‘Higher education institutions could develop graduates’ knowledge and skills to enable them to navigate structural injustice.’
What forms of action are realisable for the early years workforce?
Horden (2016) develops a conception of early childhood professionalism that brings to the foreground the professional community and its key role in influencing government. In this sense the professional community arises from but also supports the development of collective agency in the workforce. Alternatively, Arndt et al. (2018, p. 68) recognise that developing individual and collective professional identities opens up the possibilities for a ‘(political) consciousness and collective voice’ that can engage with systemic challenges in the local, national and transnational arena. Graduates on early childhood studies degrees can construct critical knowledges of advocacy, activism and solidarity and evaluate their relevance to the sector. Such knowledge might reveal new possibilities for collective action that uphold the value of care in the profession. Graduates in the early years workforce may initiate dialogue and alliances between trade unions, campaigning groups and sector advocacy groups in order to arrive at realisable actions to work towards justice for children, parents, carers and practitioners.
Arndt, S., Urban, M., Murray, C., Smith, K., Swadener, B., & Ellegaard, T. (2018). Contesting early childhood professional identities: A cross-national discussion. Contemporary Issues in Early Childhood, 19(2), 97–116. https://doi.org/10.1177/1463949118768356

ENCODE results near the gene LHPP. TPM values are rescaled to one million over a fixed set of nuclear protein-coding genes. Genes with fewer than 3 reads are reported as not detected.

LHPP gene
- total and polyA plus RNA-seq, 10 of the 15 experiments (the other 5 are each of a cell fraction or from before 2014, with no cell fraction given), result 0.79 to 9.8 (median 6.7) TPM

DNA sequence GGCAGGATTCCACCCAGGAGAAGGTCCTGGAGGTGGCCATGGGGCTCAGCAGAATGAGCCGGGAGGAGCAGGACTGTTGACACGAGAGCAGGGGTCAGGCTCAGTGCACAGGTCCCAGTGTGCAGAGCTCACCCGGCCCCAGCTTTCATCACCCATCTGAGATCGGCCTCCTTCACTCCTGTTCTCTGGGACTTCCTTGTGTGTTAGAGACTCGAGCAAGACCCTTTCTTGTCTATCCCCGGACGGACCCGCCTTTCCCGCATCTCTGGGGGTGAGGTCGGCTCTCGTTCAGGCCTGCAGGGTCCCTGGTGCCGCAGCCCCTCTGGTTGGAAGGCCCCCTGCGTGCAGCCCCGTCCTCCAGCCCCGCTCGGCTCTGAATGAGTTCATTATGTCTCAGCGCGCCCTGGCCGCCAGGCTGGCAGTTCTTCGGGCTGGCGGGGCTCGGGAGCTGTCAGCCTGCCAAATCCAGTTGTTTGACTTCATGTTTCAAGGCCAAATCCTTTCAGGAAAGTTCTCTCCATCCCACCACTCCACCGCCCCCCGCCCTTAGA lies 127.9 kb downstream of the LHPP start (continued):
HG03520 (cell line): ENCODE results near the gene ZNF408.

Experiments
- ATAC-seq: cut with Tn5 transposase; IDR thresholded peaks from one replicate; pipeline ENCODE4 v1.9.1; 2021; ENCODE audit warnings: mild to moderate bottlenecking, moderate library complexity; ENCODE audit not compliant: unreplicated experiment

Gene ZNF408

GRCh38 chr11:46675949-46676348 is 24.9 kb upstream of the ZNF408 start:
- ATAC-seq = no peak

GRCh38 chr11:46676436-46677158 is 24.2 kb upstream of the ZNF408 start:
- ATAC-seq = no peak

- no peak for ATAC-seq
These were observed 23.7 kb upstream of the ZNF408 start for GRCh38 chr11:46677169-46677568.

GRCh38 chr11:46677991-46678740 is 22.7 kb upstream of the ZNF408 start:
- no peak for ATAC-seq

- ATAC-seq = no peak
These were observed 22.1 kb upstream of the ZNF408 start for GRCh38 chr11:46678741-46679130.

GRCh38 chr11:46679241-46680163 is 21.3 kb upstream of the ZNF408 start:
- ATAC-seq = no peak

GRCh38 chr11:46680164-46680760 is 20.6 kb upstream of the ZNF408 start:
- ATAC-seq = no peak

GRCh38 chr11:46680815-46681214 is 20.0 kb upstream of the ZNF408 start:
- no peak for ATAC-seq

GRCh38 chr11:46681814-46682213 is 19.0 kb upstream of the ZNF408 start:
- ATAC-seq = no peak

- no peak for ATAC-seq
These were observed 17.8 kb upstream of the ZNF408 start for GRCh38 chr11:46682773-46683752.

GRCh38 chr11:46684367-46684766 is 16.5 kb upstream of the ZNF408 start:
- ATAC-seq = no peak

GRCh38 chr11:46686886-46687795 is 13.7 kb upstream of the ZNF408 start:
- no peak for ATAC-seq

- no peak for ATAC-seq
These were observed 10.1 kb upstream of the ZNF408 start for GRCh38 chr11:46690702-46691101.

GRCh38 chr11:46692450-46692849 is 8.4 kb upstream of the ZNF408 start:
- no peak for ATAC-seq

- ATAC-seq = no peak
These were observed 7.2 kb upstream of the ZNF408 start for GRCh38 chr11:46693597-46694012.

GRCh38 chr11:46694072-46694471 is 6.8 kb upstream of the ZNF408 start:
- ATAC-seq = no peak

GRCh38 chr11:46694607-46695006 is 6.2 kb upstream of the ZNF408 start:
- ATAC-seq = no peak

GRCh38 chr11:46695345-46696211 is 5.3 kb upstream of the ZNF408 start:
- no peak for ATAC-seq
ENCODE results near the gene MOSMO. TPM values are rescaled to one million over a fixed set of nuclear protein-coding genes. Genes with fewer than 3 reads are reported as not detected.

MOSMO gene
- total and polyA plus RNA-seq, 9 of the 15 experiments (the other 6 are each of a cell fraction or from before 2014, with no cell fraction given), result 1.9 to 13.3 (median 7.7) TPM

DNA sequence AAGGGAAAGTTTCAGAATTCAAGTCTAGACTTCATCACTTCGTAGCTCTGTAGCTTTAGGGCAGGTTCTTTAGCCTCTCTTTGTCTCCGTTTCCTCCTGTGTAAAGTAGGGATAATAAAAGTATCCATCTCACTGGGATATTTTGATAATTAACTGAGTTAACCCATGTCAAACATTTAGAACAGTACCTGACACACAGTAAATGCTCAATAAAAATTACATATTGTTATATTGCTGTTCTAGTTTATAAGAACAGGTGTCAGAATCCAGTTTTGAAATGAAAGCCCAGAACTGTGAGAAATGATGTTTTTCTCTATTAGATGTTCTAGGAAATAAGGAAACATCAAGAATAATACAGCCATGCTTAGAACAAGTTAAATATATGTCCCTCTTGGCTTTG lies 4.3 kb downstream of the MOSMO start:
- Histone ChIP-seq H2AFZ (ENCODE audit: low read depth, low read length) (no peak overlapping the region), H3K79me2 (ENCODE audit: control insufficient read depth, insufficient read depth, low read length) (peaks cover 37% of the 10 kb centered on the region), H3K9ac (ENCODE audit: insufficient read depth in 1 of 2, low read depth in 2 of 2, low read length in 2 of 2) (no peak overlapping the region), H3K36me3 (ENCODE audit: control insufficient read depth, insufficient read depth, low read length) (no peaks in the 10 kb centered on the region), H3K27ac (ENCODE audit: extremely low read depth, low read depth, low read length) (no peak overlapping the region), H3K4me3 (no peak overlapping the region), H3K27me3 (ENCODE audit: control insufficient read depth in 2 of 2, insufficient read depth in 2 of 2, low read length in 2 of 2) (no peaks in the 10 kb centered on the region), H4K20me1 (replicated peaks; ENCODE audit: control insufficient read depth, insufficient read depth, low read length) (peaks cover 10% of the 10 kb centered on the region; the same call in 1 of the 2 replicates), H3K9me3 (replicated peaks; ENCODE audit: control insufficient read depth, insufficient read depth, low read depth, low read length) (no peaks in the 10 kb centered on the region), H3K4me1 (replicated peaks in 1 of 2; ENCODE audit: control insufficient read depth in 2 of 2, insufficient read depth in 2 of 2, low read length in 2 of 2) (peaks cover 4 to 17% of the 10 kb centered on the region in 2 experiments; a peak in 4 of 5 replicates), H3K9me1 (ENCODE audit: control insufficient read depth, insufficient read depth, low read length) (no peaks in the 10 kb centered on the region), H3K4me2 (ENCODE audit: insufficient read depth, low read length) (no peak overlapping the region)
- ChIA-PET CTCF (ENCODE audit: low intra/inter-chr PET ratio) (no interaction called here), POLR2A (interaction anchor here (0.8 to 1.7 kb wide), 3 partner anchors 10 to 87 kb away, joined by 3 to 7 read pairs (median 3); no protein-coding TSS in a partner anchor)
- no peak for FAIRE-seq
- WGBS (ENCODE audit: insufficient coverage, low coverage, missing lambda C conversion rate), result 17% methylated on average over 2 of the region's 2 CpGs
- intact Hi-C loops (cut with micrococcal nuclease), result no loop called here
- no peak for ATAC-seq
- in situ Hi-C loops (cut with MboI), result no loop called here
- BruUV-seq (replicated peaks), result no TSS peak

Hordern, J. (2016). Knowledge, practice, and the shaping of early childhood professionalism. European Early Childhood Education Research Journal, 24(4), 508–520, https://doi.org/10.1080/1350293X.2014.975939
Lloyd, E., & Hallet, E. (2010). Professionalising the Early Childhood Workforce in England: Work in progress or missed opportunity? Contemporary Issues in Early Childhood, 11(1), 75–88. https://doi.org/10.2304/ciec.2010.11.1.75
Lloyd, E. (2018, April 20). Underpaid and undervalued: the reality of childcare work in the UK. The Conversation. https://theconversation.com/underpaid-and-undervalued-the-reality-of-childcare-work-in-the-uk-87413
Osgood, J. (2021). In pursuit of worldly justice in Early Childhood Education: Bringing critique and creation into productive partnership for the public good. In A. Ross (Ed.), Educational research for social justice. Education science, evidence, and the public good (vol 1., pp. 171–188). Springer. https://doi.org/10.1007/978-3-030-62572-6_8
Ville, L., Marren, C., Rose, J., Parsons, S., & Bazeley, A. (2022). Childcare and earlyeducation systems: A comparative literature review of liberal welfare states. The Fawcett Society. https://www.fawcettsociety.org.uk/childcare-and-early-education-systems
Woodrow, C., & Busch, G. (2008). Repositioning early childhood leadership as action and activism. European Early Childhood Education Research Journal, 16(1), 83–93. https://doi.org/10.1080/13502930801897053